Of Safe Spaces & “Sacred” Values
Two separate items inspired this post: one is the rash of stories eructating from the press these days about groups of students on campuses across the country, demanding “safe spaces” and other escapes from ideas and campus speakers they find unpleasant. The other was a very long and interesting interview with the sociologist Jonathan Haidt, founder of the website HeterodoxAcademy.org, a site dedicated to trying to expand “viewpoint diversity” within the American world of academia. Haidt is someone who has done rather interesting and helpful studies on the lack of “conservative” professors/views within higher education, and he recently wrote a very long and popular article in the Atlantic Monthly on why today’s students seem to react so violently to ideas they don’t like.
Haidt’s interview is well worth your time. The interview, Tyler Cowen, is an economist at George Mason University, and he asks some rather interesting questions in the course of the interview. And while I agreed with much of what Haidt had to say about the academy, and the reasons why students seemed so overly sensitive, and much else, I was struck by an exchange between him and Cowen toward the end of the interview, in which Cowen asked him “what the best replacement for religion in modern secular society.” Haidt’s answer is worth quoting in full:
A few years ago I would have tried to give you an answer and say we should have some other sacred value to replace it, but given what’s happened in the last year on campuses, I’m really afraid of it, because you might think, “Humanitarianism should replace it. We should all have a religion of helping the poor, helping each other.” Now, of course, it’s really important to help the poor. It’s really important to help people who are oppressed.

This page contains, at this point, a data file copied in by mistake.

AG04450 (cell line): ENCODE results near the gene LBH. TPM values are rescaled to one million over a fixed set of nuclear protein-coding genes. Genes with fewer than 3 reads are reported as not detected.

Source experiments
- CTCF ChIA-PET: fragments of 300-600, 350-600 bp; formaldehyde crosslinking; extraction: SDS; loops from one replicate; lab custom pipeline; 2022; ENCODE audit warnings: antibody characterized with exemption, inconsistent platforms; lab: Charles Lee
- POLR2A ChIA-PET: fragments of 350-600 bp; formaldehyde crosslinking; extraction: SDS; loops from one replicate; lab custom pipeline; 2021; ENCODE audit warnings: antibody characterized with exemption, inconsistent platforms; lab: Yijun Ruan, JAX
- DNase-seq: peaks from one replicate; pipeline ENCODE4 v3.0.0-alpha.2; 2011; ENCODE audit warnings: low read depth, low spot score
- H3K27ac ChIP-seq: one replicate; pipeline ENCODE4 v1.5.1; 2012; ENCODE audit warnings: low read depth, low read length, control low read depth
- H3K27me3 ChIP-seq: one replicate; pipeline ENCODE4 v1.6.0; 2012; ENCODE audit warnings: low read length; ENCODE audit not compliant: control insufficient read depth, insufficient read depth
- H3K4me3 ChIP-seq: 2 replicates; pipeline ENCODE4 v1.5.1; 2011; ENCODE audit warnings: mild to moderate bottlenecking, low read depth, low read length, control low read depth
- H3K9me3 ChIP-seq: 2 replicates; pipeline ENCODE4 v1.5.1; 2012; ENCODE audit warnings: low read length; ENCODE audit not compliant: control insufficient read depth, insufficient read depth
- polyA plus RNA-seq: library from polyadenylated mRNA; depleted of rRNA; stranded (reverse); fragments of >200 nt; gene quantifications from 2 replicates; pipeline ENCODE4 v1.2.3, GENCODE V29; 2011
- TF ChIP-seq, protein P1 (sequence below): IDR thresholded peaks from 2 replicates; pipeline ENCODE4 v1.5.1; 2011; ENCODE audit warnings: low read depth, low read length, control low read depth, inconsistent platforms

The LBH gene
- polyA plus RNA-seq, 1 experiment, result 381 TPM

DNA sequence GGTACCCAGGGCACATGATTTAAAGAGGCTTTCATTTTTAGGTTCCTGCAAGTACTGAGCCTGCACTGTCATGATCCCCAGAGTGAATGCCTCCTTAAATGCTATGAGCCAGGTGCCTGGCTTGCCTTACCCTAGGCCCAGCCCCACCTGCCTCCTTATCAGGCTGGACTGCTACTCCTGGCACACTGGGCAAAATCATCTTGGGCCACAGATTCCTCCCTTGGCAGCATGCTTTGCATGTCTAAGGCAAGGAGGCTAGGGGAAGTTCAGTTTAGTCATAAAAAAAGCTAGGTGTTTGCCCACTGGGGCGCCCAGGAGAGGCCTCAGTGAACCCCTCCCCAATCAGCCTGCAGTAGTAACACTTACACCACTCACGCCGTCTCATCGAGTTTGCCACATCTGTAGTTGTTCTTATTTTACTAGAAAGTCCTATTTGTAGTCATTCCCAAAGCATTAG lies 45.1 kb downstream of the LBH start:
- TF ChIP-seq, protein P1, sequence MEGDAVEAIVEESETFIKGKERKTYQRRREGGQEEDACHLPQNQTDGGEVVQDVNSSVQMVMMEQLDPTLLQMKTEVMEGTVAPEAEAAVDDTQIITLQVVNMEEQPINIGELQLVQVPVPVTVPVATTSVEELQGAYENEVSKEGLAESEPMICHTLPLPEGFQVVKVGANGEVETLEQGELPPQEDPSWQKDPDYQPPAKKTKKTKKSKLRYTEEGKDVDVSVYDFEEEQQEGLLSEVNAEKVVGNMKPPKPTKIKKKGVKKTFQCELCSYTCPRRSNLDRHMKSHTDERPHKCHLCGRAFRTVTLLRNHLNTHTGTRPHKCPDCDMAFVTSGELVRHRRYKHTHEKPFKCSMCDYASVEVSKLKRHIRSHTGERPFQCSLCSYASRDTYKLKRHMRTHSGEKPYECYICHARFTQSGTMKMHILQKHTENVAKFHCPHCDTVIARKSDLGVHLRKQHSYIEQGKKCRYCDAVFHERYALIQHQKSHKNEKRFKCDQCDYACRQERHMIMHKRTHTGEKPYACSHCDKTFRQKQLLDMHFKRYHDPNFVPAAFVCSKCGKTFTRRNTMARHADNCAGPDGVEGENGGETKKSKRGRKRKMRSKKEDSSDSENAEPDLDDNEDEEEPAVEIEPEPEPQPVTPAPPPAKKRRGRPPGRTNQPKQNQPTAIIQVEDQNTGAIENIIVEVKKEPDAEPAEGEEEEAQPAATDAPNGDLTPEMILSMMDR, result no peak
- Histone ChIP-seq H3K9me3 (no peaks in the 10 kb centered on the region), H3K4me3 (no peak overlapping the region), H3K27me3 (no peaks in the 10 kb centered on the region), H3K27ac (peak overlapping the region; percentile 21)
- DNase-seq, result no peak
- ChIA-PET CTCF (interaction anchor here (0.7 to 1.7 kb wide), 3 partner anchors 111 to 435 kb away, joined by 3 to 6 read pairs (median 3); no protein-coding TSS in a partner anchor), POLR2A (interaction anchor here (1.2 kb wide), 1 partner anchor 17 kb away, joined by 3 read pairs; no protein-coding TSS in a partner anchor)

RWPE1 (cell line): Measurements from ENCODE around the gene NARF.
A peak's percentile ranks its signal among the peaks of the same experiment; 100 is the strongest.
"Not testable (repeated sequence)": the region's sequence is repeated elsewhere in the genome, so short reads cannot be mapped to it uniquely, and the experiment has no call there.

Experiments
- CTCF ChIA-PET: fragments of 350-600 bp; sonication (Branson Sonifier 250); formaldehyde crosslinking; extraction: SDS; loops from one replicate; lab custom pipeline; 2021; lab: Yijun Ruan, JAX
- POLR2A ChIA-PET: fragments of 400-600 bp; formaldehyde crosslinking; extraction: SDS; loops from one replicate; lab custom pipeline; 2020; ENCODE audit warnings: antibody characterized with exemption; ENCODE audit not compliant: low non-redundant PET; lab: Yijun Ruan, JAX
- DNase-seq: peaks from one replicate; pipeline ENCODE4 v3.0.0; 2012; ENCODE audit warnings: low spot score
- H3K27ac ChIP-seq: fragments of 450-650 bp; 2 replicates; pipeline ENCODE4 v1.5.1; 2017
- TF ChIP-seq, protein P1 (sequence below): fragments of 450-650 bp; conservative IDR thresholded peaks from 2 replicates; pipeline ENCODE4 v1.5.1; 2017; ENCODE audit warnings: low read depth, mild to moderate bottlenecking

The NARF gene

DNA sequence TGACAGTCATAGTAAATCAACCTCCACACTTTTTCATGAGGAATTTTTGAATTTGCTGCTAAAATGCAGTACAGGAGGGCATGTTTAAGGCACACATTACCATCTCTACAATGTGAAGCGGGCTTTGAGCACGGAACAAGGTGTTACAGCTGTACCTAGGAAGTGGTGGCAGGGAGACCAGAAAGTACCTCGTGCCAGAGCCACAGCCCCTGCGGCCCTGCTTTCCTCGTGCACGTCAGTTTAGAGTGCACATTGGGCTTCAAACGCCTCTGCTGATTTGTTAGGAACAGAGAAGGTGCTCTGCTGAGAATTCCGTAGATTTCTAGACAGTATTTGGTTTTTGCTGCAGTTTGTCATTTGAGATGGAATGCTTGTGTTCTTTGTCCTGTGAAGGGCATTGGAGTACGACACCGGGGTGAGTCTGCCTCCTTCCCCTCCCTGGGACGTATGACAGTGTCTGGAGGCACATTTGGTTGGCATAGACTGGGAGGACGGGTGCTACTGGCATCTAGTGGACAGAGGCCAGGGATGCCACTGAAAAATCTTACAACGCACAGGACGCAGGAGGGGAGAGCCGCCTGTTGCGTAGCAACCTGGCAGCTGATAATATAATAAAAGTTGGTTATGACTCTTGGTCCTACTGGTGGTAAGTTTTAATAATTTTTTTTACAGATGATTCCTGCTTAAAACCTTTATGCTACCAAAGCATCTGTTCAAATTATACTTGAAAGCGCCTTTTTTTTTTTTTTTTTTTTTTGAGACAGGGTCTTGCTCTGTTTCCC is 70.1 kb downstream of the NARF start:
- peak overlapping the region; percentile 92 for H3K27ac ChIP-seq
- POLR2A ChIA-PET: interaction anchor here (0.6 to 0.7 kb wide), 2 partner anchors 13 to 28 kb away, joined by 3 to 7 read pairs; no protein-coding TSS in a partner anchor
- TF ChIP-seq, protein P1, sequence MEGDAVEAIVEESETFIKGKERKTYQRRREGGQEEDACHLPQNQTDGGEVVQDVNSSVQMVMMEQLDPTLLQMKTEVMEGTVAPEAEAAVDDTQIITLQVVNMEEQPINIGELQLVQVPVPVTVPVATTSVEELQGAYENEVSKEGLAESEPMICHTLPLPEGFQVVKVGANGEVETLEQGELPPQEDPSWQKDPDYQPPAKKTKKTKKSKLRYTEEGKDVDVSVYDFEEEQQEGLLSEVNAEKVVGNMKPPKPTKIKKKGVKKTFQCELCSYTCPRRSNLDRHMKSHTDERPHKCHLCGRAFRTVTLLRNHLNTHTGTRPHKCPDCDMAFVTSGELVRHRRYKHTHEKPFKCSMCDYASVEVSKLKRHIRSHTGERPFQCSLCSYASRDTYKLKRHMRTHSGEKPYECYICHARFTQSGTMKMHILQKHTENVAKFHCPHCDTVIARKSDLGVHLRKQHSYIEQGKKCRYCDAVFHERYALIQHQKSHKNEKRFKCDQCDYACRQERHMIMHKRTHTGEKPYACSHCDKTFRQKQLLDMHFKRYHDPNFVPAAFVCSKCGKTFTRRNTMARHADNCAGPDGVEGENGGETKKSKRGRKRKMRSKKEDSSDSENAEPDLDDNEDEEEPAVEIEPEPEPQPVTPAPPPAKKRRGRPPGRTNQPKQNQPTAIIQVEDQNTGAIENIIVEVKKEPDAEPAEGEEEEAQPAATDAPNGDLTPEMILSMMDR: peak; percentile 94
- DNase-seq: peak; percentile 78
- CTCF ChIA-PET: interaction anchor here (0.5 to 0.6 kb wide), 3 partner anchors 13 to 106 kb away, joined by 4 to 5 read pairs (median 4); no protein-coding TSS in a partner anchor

But once you make it a religion, that means you are impervious to evidence. You are committed to certain religious rituals even if those rituals make things worse. For example, I’ve been studying the research on affirmative action and diversity training. As far as I can tell there’s no evidence that they make things better and there is some evidence that it makes things worse.
Now, it’s messy. I can’t say for sure that they do, but the point is, we seem to be doing things on campus that are making things worse. The activists are largely asking for things that will make things worse. Much more affirmative action, much bigger racial preferences, which will cause much bigger gaps between Asians at the top and African-Americans at the bottom. Which is going to inflame prejudice, not reduce it.
Once you make something a religion, you’re not open to evidence. You do really crazy, stupid things. What I would say is, let’s not have a replacement for religion. Let’s set things up so that there isn’t a big religion that unites us all to take on our enemies. Let’s try to return to a climate in which people find meaning and purpose in their private lives and in their smaller associations, but we don’t have a big sense of national purpose.
This was from later in the interview, but it struck me as being relevant to something Haidt said earlier in it, where he was speaking directly about the problems on college campuses today:
You have to see college campuses as being institutions that were designed or intended to be places where people come up against diverse ideas, they’re challenged, and as within the marketplace — monopoly destroys a lot of the value of the marketplace — if you have a monopoly on ideas in the intellectual marketplace, you kill the marketplace. Campuses are supposed to be places where nobody has a monopoly on ideas, but they’ve become that in the last few years.